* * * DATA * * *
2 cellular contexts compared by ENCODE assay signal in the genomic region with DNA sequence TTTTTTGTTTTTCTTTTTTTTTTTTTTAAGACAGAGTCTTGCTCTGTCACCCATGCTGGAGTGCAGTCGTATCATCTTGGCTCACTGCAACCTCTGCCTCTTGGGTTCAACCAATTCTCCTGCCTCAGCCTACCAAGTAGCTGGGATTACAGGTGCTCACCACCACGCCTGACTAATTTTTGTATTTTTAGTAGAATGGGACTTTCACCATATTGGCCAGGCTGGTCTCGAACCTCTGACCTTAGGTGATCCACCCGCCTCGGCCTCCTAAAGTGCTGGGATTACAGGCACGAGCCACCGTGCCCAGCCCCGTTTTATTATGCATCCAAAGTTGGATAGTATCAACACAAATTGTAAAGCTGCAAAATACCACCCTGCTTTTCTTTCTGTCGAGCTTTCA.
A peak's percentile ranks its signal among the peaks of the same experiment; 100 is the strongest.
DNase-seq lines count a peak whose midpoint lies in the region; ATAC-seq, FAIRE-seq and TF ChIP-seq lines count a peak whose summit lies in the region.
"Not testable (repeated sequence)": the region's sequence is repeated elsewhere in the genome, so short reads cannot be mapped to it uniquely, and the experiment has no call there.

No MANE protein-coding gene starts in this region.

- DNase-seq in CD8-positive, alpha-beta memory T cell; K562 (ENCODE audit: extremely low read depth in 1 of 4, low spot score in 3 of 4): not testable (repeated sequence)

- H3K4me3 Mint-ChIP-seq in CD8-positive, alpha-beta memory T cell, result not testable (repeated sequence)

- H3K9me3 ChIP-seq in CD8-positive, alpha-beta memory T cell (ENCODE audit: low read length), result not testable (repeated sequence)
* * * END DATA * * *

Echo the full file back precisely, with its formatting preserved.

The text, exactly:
2 cellular contexts compared by ENCODE assay signal in the genomic region with DNA sequence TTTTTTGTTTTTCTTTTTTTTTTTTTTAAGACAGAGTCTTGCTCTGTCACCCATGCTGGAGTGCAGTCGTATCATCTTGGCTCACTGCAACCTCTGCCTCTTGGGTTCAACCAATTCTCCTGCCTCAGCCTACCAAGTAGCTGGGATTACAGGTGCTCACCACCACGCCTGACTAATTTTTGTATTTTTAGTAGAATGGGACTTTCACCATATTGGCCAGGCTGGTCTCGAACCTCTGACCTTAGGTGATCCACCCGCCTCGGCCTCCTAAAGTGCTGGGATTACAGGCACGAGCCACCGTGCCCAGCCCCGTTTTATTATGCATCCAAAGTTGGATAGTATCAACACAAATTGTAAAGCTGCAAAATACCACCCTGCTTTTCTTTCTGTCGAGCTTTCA.
A peak's percentile ranks its signal among the peaks of the same experiment; 100 is the strongest.
DNase-seq lines count a peak whose midpoint lies in the region; ATAC-seq, FAIRE-seq and TF ChIP-seq lines count a peak whose summit lies in the region.
"Not testable (repeated sequence)": the region's sequence is repeated elsewhere in the genome, so short reads cannot be mapped to it uniquely, and the experiment has no call there.

No MANE protein-coding gene starts in this region.

- DNase-seq in CD8-positive, alpha-beta memory T cell; K562 (ENCODE audit: extremely low read depth in 1 of 4, low spot score in 3 of 4): not testable (repeated sequence)

- H3K4me3 Mint-ChIP-seq in CD8-positive, alpha-beta memory T cell, result not testable (repeated sequence)

- H3K9me3 ChIP-seq in CD8-positive, alpha-beta memory T cell (ENCODE audit: low read length), result not testable (repeated sequence)